Limerick Ladies National Football League opener to be streamed live by Alan Ja[email protected] up for the weekly Limerick Post newsletter Sign Up Allen Meagher, editor of Changing Ireland, George Clancy, Jan O’Sullivan, Minister of Education, Jude Meaney and Gearoid Fitzgibbon, celebrating the Changing Ireland 50th Edition at their Moyross office.(Picture: Brendan Gleeson)EDUCATION Minister Jan O’Sullivan has praised a Moyross-based publication for continually raising serious issues and challenging stereotypes.Speaking at the official launch of the 50th edition of ‘Changing Ireland’, Minister O’Sullivan promised staff at the national community development magazine that they could count on Government funding that would be given in a way that they wouldn’t have to tone down their coverage.“We all need to hear real voices of people in communities,” she said.“This magazine has done a lot to challenge stereotyping and to make people think about communities and not just to have very simple ideas about what communities are like. If you belong to a certain community, there’s an automatic assumption that you are a certain type of person. That is stereotyping, that is wrong and it has to be challenged at all levels. I think ‘Changing Ireland’ has done an awful lot to do that and is to be commended,” she added.After Changing Ireland’s golden anniversary edition launch, Minister O’Sullivan met with young men who are campaigning for a social horse project in Moyross.International rugby referee George Clancy also spoke at the event and said that sport’s role in community development should be given more attention.“Maybe it’s because the benefits of sport and community development are really self-evident that they are sometimes overlooked,” said Mr Clancy, who will take to the field for the second time as a Rugby World Cup referee next month.The magazine is available online at www.changingireland.ie, through Eason outlets and by post for free if you work or volunteer in a community and wish to subscribe. Print Limerick’s National Camogie League double header to be streamed live Advertisement Twitter WATCH: “Everyone is fighting so hard to get on” – Pat Ryan on competitive camogie squads TAGSChanging IrelandEducation Minister Jan O’SullivanGeorge ClancylimerickMoyross Predictions on the future of learning discussed at Limerick Lifelong Learning Festival Vanishing Ireland podcast documenting interviews with people over 70’s, looking for volunteers to share their stories Email RELATED ARTICLESMORE FROM AUTHOR Facebook WhatsApp NewsLocal NewsChanging Ireland gives a real voice to Limerick communitiesBy Alan Jacques – August 14, 2015 1123 Limerick Artist ‘Willzee’ releases new Music Video – “A Dream of Peace” Linkedin Previous articleTailor Birds to play Limerick Milk MarketNext articlePodcast – The Sporting Limerick Podcast Alan Jacqueshttp://www.limerickpost.ie
Governmental Measures Target Expanded Access to Affordable Housing 2 days ago 2021-03-02 Christina Hughes Babb Related Articles Share Save Subscribe Previous: SLK Global Solutions Hires VP for Tax Outsourcing Operations Next: Who is Benefitting Most From the COVID-19 Deferral Program? Governmental Measures Target Expanded Access to Affordable Housing 2 days ago Sign up for DS News Daily The Best Markets For Residential Property Investors 2 days ago Demand Propels Home Prices Upward 2 days ago Data Provider Black Knight to Acquire Top of Mind 2 days ago March 2, 2021 11,615 Views Demand Propels Home Prices Upward 2 days ago Home / Daily Dose / Millions of Families Could Face Housing Insecurity in 2021 Christina Hughes Babb is a reporter for DS News and MReport. A graduate of Southern Methodist University, she has been a reporter, editor, and publisher in the Dallas area for more than 15 years. During her 10 years at Advocate Media and Dallas Magazine, she published thousands of articles covering local politics, real estate, development, crime, the arts, entertainment, and human interest, among other topics. She has won two national Mayborn School of Journalism Ten Spurs awards for nonfiction, and has penned pieces for Texas Monthly, Salon.com, Dallas Observer, Edible, and the Dallas Morning News, among others. in Daily Dose, Featured, News About Author: Christina Hughes Babb The Week Ahead: Nearing the Forbearance Exit 2 days ago Servicers Navigate the Post-Pandemic World 2 days ago Data Provider Black Knight to Acquire Top of Mind 2 days ago Millions of Families Could Face Housing Insecurity in 2021 Government agencies responsible for protecting consumers have precious little time to save millions of families from losing their homes—that’s according to the Consumer Financial Protection Bureau’s (CFPB) first analysis of the impacts of the COVID-19 pandemic on housing.Bureau administrators say actions taken by both the public and private sector have, so far, prevented a devastating number of foreclosures during the height of the public health crisis. However, according to a CFBP press release, as legal protections expire in the months ahead, more than 11 million families or almost 10% of U.S. households are at risk of eviction and foreclosure.”It’s common sense that safe, affordable, and stable housing provides the foundation for people’s well-being, financial and otherwise. Stable homes mean stable neighborhoods and communities. When people lose their homes, their lives, health, and finances are all disrupted. Even the threat of losing a family’s home can force tough financial decisions, including skipping payments on food, medicine, and heat to keep a roof over their head,” writes CFPB’s Dave Uejio. He continues, “We also know that many, particularly in Black and Hispanic communities, have still not recovered from the last financial crisis, more than a decade ago. And those same communities are once again bearing a disproportionate financial and health burden during the pandemic, through no fault of their own.”According to the report summary, those who have fallen behind at least three months on their mortgage increased 250% to 2 million-plus households, and is now at a level not seen since the height of the Great Recession in 2010. Collectively, these households are estimated to owe almost $90 billion in deferred principal, interest, taxes, and insurance payments.More than 8 million rental households are behind in their rent.While there are significant differences from the last crisis (a more stable mortgage market and substantial homeowner equity) there are a significant number of households at risk of losing their housing just as the U.S. economy is poised to emerge from the pandemic—aa disproportionate number of them from communities of color.The CFPB report— which examines the relevant data and research on the impact of the pandemic on the rental and mortgage market, and particularly its impact on low income and minority households—can be accessed at consumerfinance.gov.The number of homeowners behind on their mortgage has doubled since the beginning of the pandemic—6% of mortgages were delinquent as of December 2020.More homeowners are behind on their mortgages now than at any time since 2010, which was the peak of the Great Recession.2.1 million homeowners are more than 90 days behind on payments, a key benchmark for being “seriously delinquent” in mortgage payments. That’s five times the number of families that were more than 90 days behind on their mortgage before the pandemic began.Black and Hispanic families are more than twice as likely to report being behind on their housing payments than White families.An estimated 8.8 million tenant households are behind on their rent.About 10% of renters reported that they’re likely to be evicted in the next two months, with the rates highest among Black and Hispanic households. Print This Post The Best Markets For Residential Property Investors 2 days ago Servicers Navigate the Post-Pandemic World 2 days ago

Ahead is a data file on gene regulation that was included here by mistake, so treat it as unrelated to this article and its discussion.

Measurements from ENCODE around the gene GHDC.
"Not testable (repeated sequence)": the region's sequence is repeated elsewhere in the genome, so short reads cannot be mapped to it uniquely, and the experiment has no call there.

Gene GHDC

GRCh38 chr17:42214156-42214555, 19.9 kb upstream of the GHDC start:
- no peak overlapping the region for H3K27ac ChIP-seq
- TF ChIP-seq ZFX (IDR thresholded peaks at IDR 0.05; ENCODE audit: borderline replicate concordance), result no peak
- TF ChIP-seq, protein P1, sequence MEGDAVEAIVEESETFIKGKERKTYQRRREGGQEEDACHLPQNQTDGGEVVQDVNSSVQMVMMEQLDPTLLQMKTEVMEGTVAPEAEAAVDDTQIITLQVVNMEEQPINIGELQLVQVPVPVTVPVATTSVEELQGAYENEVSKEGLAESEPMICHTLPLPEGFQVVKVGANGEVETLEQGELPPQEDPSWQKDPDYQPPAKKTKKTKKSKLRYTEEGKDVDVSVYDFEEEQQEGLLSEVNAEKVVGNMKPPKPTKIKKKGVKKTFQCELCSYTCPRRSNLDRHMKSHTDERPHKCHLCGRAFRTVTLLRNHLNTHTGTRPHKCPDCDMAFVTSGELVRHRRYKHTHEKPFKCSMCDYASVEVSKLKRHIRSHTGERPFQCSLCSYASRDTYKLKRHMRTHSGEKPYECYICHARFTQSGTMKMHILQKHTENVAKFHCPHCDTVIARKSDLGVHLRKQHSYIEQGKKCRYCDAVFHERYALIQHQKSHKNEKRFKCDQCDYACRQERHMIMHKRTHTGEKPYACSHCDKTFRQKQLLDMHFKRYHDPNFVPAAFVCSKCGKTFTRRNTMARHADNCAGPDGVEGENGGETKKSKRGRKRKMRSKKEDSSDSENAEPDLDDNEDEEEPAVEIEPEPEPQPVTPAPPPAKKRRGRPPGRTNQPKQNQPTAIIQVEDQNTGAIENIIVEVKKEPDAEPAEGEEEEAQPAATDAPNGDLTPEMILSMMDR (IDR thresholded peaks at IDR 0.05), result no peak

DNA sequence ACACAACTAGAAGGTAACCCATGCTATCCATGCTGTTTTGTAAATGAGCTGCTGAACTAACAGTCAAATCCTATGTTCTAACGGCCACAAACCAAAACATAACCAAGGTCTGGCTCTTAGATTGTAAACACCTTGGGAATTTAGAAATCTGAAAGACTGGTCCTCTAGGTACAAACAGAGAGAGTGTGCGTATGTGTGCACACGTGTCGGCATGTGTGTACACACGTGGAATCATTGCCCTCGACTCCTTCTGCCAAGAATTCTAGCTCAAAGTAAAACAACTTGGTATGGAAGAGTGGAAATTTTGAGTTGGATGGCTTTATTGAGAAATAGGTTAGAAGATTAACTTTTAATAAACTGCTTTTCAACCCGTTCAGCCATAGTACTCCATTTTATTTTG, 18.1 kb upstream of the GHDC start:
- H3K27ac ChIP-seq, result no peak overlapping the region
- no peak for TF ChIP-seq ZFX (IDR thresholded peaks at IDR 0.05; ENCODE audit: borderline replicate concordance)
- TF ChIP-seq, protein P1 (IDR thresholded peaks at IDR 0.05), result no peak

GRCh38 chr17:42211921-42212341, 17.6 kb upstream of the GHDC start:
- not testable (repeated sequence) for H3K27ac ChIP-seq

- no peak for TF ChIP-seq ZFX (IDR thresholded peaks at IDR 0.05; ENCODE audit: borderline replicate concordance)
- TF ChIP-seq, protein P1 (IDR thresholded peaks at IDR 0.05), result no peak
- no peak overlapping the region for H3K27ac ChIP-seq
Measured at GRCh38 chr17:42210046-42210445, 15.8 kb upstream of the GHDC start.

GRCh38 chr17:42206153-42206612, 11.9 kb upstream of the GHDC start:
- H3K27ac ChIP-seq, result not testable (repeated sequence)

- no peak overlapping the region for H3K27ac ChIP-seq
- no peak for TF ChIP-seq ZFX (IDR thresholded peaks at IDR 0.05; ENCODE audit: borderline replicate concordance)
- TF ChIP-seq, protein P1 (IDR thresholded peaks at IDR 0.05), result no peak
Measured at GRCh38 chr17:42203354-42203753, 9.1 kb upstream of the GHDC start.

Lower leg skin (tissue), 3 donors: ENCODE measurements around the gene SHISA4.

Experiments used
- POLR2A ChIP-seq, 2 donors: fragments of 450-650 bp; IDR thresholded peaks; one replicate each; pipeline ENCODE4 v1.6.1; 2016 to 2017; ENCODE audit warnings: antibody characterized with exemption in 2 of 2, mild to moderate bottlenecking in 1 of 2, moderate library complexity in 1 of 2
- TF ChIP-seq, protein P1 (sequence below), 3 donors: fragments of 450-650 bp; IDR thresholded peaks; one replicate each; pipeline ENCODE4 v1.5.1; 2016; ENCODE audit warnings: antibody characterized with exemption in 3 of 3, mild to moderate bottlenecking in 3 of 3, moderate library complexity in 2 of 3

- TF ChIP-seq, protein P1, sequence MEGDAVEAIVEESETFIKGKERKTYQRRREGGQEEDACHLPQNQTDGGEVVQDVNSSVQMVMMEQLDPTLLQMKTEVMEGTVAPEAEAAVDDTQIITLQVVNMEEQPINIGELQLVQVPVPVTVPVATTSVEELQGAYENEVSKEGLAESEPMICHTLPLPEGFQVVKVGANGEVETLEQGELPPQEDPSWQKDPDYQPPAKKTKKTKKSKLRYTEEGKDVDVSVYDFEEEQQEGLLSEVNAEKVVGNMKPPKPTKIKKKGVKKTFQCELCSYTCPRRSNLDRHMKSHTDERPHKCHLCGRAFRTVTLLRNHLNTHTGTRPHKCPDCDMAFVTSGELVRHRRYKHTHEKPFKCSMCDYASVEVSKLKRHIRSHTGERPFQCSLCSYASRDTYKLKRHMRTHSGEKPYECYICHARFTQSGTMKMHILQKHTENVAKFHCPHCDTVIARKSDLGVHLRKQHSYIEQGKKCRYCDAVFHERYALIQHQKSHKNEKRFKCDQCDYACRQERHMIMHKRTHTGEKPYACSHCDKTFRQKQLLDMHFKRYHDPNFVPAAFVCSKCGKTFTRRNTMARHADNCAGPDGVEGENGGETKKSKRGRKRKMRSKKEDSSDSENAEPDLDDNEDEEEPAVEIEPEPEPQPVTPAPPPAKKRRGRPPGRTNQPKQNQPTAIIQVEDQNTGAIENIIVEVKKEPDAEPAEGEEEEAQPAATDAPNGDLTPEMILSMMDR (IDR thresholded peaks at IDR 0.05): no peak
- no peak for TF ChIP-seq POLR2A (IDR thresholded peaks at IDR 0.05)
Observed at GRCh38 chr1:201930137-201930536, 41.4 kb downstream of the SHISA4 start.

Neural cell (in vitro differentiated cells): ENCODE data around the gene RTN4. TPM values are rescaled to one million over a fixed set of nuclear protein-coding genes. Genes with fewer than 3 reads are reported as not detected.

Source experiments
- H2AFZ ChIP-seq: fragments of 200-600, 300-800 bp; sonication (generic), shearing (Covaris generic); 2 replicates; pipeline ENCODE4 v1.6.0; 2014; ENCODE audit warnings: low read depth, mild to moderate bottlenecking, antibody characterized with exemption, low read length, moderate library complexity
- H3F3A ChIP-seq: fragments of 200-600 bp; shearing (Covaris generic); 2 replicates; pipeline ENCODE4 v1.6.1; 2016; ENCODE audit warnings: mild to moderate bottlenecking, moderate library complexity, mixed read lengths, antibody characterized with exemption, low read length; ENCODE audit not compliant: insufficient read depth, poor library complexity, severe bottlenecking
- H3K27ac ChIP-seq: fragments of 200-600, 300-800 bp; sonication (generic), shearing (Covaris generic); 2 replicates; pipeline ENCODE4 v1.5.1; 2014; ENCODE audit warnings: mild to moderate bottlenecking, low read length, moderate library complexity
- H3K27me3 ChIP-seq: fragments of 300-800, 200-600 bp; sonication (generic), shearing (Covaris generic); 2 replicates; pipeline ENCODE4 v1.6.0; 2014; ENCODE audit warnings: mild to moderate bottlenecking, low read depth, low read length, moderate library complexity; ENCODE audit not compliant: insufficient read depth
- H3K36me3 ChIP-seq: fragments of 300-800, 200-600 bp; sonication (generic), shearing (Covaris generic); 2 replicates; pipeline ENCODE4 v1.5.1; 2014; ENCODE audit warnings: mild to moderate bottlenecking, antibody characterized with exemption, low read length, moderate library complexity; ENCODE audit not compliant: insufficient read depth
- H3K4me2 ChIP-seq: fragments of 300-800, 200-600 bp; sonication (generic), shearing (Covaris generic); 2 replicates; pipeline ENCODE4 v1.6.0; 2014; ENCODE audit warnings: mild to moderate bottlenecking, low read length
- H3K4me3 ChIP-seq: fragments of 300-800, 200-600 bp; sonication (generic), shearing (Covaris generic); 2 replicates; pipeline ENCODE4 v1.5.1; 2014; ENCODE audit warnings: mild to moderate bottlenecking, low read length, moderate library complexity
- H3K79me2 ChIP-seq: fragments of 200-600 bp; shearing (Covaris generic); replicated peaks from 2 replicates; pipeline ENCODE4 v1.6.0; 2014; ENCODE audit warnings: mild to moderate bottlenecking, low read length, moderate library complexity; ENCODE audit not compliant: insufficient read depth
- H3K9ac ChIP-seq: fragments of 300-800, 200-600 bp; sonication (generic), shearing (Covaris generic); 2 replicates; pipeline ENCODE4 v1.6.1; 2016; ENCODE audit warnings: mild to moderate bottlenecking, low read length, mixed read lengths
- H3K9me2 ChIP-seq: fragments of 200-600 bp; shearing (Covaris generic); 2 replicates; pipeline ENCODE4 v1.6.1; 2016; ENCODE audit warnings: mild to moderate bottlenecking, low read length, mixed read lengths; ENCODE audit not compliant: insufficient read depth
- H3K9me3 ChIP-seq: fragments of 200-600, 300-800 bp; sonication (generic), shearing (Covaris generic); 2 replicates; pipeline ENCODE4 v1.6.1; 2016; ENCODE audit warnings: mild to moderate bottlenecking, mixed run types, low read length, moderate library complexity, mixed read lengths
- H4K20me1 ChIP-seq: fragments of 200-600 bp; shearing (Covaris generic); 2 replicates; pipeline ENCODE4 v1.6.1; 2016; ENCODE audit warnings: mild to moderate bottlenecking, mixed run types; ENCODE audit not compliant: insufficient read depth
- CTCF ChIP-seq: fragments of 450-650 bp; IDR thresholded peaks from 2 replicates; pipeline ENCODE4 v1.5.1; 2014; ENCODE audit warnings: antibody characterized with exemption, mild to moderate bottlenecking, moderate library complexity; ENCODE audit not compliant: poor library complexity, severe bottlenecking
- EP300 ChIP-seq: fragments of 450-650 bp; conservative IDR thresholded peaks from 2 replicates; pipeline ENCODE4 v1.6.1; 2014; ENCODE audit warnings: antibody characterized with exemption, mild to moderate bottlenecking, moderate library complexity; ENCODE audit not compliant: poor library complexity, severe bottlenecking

NRG Esports have expanded their operations with the acquisition of the Northern Gaming esports organisation.Northern Gaming were a Canadian brand with a roster of notable streamers, including 23 year-old Chance “Sodapoppin” Morris, who has over 1.5 million followers on his Twitch channel. Until recently they were also the owners of June’s world championship-winning Rocket League squad, although they parted ways with the players just a week ago.All of the organisation’s remaining players will now operate under the NRG banner, as the company gains ownership of player and streamer contracts. Chance will become an owner and advisor at NRG alongside his streaming role, according to an announcement by Ex-CEO of Northern Gaming, Mark Maring. Mark moves into a position as Assistant General Manager of Gaming with the new brand.In Mark’s post, he described how Northern Gaming was “an exciting chapter in all of our lives”, but that NRG provided “unrivaled opportunity” and so was “one we couldn’t pass up”. He thanked everyone affiliated with Northern Gaming, and promised that fans have plenty to forward to under the new banner.“We have had amazing opportunities because of our fans,” he said, “and for that we will be forever grateful. Without you guys, this acquisition would not be happening, and all the great memories of Northern Gaming would never have existed. From the bottom of our hearts, we love you all.”The Toronto-based brand was only founded last year. It has been a steady climb to success for Mark and the organisation, with this move capping a run of accomplishments in Rocket League and Overwatch.NRG itself is only a year older, after being founded in 2015 by the co-owners of the NBA’s Sacramento Kings. The LA-based team drew headlines earlier this year after it received sponsorship from Washington, D.C. as the city bid to put itself on the esports map. Former basketball pro Shaquille O’Neal is among the famous sporting names to have also invested in the brand.Esports Insider says: It’s the end of a short road for Northern Gaming, but their story will be looked back on as an example of achieving quick success in esports. NRG further consolidate their brand with the acquisition, and the move is another statement of intent from the emerging esports titans in North American.